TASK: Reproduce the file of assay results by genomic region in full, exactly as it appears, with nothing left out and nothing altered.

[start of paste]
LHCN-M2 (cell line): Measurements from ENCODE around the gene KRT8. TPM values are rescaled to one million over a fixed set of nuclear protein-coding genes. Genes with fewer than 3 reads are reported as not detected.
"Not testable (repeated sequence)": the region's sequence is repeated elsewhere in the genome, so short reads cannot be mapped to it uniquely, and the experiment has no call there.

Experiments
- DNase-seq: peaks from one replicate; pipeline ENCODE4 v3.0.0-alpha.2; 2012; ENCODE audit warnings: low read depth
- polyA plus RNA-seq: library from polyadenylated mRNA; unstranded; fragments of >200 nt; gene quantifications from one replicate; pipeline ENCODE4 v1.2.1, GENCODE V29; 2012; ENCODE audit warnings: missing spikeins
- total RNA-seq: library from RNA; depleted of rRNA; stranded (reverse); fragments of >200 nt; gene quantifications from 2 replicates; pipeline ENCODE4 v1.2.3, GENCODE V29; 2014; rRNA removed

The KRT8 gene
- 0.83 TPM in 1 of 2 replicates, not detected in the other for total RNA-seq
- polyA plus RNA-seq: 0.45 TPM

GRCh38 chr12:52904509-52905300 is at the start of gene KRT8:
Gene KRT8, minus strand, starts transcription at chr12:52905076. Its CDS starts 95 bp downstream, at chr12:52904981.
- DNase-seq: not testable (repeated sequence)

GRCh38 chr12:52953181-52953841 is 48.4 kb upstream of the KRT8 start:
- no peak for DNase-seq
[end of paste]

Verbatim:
LHCN-M2 (cell line): Measurements from ENCODE around the gene KRT8. TPM values are rescaled to one million over a fixed set of nuclear protein-coding genes. Genes with fewer than 3 reads are reported as not detected.
"Not testable (repeated sequence)": the region's sequence is repeated elsewhere in the genome, so short reads cannot be mapped to it uniquely, and the experiment has no call there.

Experiments
- DNase-seq: peaks from one replicate; pipeline ENCODE4 v3.0.0-alpha.2; 2012; ENCODE audit warnings: low read depth
- polyA plus RNA-seq: library from polyadenylated mRNA; unstranded; fragments of >200 nt; gene quantifications from one replicate; pipeline ENCODE4 v1.2.1, GENCODE V29; 2012; ENCODE audit warnings: missing spikeins
- total RNA-seq: library from RNA; depleted of rRNA; stranded (reverse); fragments of >200 nt; gene quantifications from 2 replicates; pipeline ENCODE4 v1.2.3, GENCODE V29; 2014; rRNA removed

The KRT8 gene
- 0.83 TPM in 1 of 2 replicates, not detected in the other for total RNA-seq
- polyA plus RNA-seq: 0.45 TPM

GRCh38 chr12:52904509-52905300 is at the start of gene KRT8:
Gene KRT8, minus strand, starts transcription at chr12:52905076. Its CDS starts 95 bp downstream, at chr12:52904981.
- DNase-seq: not testable (repeated sequence)

GRCh38 chr12:52953181-52953841 is 48.4 kb upstream of the KRT8 start:
- no peak for DNase-seq